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Giro finale
Photo ©: Bettini

AIS Women's Training Camp

Canberra, Australia, December, 2005

In early December, Cyclingnews publisher Gerard Knapp and advertising sidekick Kristy Scrymgeour visited the Australian Institute of Sport in Canberra for a look at how they do things in the nerve centre of Australian sport. During the visit, which coincided with an AIS women's training camp, they spoke to the survivors of the tragic accident that killed Amy Gillett in July, and also to the new generation of Australian female cyclists who are following in the footsteps of Anna Millward and Oenone Wood.

In the following three stories, we interviewed AIS women's coach Warren McDonald, up and coming talent Amanda Spratt, and the survivors of the German tragedy.

Part I: An interview with Warren McDonald, December 23, 2005

It's all about moving forward - together

The AIS women's coach Warren McDonald
Photo ©: Gerard Knapp
(Click for larger image) The AIS women's coach  - and Cycling Australia's coach of the year - Warren McDonald, with talent identification coordinator Tammy Ebert.

The past two years, since Australian national women's road cycling coach Warren 'Wazza' McDonald signed on for the job, has seen highs and lows to the very extreme. caught up with McDonald at a training camp at the Australian Institute of Sport in Canberra to find out how he is looking to move forward into 2006.

It could be said that 2004 was the golden year, with 'Wazza' leading the AIS women's team to World Cup success for Oenone Wood, and then training the AIS riders to help deliver an Olympic Gold medal to Sara Carrigan. They were too good for a 'development' squad, with the majority of the girls going on to sign with professional teams by the end of the year.

But this year, McDonald and Australian cycling were hit with disaster, that of losing one of their athletes, Amy Gillett, in a tragic accident which saw another five riders severely injured.

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An interview with Amanda Spratt, December 24, 2005

Getting ready for the next step

Amanda Spratt is a real prospect for the future of Australian women's cycling, and with much success as a junior, it's now time for Spratt to move into senior ranks, a move that is not always easy. But this young, quietly-spoken girl from just outside Sydney is ready for the challenge. caught up with Amanda Spratt after witnessing her go through the "torture test" in the lab at the AIS camp.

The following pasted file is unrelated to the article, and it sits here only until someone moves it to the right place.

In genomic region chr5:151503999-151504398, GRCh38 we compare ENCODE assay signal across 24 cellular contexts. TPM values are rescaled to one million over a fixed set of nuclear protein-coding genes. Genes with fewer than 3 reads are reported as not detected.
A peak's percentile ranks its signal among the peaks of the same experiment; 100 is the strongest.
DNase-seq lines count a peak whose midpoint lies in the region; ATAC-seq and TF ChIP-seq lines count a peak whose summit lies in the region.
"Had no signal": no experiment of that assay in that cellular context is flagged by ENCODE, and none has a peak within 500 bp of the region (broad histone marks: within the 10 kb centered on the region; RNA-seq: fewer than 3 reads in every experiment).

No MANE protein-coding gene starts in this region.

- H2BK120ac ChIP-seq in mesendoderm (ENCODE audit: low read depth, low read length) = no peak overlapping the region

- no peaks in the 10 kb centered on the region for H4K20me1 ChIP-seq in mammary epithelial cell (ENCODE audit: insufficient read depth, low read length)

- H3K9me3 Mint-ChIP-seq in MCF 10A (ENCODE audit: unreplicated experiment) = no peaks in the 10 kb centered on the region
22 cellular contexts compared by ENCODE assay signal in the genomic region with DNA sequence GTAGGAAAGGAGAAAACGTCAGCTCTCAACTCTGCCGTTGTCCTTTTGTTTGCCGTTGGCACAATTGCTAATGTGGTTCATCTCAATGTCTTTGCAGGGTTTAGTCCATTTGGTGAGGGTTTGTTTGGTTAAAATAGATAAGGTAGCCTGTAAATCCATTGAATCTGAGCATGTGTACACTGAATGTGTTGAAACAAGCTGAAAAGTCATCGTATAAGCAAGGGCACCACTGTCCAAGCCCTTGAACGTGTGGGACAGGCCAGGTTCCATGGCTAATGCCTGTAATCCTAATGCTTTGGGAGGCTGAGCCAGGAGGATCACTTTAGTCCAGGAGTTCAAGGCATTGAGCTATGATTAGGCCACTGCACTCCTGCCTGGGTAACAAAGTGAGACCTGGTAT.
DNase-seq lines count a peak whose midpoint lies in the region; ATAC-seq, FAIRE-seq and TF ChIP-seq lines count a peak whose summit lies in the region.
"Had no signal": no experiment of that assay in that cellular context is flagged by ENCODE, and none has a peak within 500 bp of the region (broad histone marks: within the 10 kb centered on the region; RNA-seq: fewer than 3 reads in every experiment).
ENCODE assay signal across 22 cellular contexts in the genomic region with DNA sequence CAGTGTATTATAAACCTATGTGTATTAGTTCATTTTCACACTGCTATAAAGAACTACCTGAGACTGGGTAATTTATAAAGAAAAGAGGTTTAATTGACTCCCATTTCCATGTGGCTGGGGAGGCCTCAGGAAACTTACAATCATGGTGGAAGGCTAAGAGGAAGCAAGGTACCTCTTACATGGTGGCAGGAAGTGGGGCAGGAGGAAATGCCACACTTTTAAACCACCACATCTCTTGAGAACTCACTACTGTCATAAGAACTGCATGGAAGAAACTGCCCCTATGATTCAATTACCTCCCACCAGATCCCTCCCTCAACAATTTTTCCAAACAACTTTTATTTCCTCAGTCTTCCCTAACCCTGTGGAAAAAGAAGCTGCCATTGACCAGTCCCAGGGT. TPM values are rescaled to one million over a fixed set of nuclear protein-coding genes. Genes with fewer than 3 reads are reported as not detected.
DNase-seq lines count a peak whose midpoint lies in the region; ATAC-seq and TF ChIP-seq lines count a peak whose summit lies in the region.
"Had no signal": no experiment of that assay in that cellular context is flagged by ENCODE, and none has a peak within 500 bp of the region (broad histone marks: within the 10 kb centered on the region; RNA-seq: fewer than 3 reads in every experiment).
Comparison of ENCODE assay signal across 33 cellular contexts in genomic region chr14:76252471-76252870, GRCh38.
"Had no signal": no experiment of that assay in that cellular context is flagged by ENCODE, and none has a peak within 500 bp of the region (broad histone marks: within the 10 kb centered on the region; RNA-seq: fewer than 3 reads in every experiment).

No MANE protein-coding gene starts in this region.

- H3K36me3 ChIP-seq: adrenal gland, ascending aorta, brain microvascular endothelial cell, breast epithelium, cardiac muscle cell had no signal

Already accomplished.
Photo ©: John Veage
Click for larger image

Despite having just been through a lung-busting test on the indoor bike in the physiology lab, Spratt was still all smiles. "It's good to familiarise myself with the people here and the coaches," she told us. "It's a good experience and really my first taste of what it's like to be a senior. I'm a little bit nervous; there are a lot of riders here who I've looked up to for a long time, but mostly I'm excited."

Many coaches have spotted Spratt as a rider of the future, but in her eyes, this camp and the upcoming races are still a chance for her to prove to herself that she's ready to move up into the senior ranks. "Hopefully I'll get the opportunity to go overseas and get some racing experience," she says. "I won't be going for a full year. Just for short stints to get experience and see what its like. It depends on how I go at camp and in the racing in January."

Racing for the women is intense during the New Year period, starting with the Jayco Geelong Bay Classic in early January, national championships, the Adelaide crits, and for Amanda, "hopefully track national's", then the Geelong Tour at the end of February, and the World Cups in Geelong and New Zealand. "I'm looking forward to it," she says.

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An interview with the survivors of the German tragedy, December 25, 2005

The road to recovery

The road to recovery is measured in degrees and millimetres, each one painfully gained as shattered limbs gradually regain movement. reports from the Australian Institute of Sport (AIS) in Canberra, where the five riders who survived the shocking tragedy in Germany this July were back in the lab, showing an amazing rate of improvement and still very much an important part of the women's road racing program.

Coping well: The AIS girls
Photo ©: Gerard Knapp
(Click for larger image) Coping well. It's said that laughter is the best medicine, and Louise Yaxley, Katie Brown and Alexis Rhodes show its positive affects. Only five months after the tragedy that took the life of their team-mate Amy Gillett, each is making a spectacular recovery from horrific injuries.

Katie Brown moved her left leg - initially thought to be so badly damaged, it would need to be amputated - on to the pedal of her new bike, and the rider gingerly, painfully, began another important cycle of rehabilitation.

It was less than five months earlier that Brown had ended up in a ditch on the side of a relatively quiet German road, after being slammed within an inch of her life by an out of control car. That same leg, as she put it, had been shattered to the point where "my ankle ended up around my armpit."

But a few days prior to her session in the AIS biomechanics lab in Canberra, surgeons in Sydney performed yet another operation. This time, it was removal of a section of synthetic cord, wrapped in a figure-eight pattern around her kneecap that had held her leg together. Its removal led to another a breakthrough for the rider; she went into triple figures - 101 degrees, to be exact - of knee bend.

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